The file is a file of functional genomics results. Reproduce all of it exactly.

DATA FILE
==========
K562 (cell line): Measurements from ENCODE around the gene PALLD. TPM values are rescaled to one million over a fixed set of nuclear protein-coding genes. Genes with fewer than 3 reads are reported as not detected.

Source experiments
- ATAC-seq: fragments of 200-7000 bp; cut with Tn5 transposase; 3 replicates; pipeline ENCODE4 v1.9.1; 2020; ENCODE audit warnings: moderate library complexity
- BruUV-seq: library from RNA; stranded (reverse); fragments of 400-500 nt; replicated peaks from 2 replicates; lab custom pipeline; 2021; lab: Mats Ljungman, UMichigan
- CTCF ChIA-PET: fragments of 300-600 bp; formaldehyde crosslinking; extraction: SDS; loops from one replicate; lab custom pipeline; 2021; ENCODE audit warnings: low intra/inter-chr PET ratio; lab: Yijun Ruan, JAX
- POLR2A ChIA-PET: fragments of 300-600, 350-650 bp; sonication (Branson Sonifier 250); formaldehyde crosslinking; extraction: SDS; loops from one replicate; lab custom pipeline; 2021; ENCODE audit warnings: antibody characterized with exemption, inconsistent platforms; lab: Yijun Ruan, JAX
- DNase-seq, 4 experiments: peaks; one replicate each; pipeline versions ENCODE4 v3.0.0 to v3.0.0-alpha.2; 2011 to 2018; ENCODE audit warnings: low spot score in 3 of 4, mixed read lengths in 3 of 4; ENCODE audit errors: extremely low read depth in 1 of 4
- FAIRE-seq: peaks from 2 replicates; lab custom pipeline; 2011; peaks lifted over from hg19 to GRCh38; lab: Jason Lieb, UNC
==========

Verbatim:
K562 (cell line): Measurements from ENCODE around the gene PALLD. TPM values are rescaled to one million over a fixed set of nuclear protein-coding genes. Genes with fewer than 3 reads are reported as not detected.

Source experiments
- ATAC-seq: fragments of 200-7000 bp; cut with Tn5 transposase; 3 replicates; pipeline ENCODE4 v1.9.1; 2020; ENCODE audit warnings: moderate library complexity
- BruUV-seq: library from RNA; stranded (reverse); fragments of 400-500 nt; replicated peaks from 2 replicates; lab custom pipeline; 2021; lab: Mats Ljungman, UMichigan
- CTCF ChIA-PET: fragments of 300-600 bp; formaldehyde crosslinking; extraction: SDS; loops from one replicate; lab custom pipeline; 2021; ENCODE audit warnings: low intra/inter-chr PET ratio; lab: Yijun Ruan, JAX
- POLR2A ChIA-PET: fragments of 300-600, 350-650 bp; sonication (Branson Sonifier 250); formaldehyde crosslinking; extraction: SDS; loops from one replicate; lab custom pipeline; 2021; ENCODE audit warnings: antibody characterized with exemption, inconsistent platforms; lab: Yijun Ruan, JAX
- DNase-seq, 4 experiments: peaks; one replicate each; pipeline versions ENCODE4 v3.0.0 to v3.0.0-alpha.2; 2011 to 2018; ENCODE audit warnings: low spot score in 3 of 4, mixed read lengths in 3 of 4; ENCODE audit errors: extremely low read depth in 1 of 4
- FAIRE-seq: peaks from 2 replicates; lab custom pipeline; 2011; peaks lifted over from hg19 to GRCh38; lab: Jason Lieb, UNC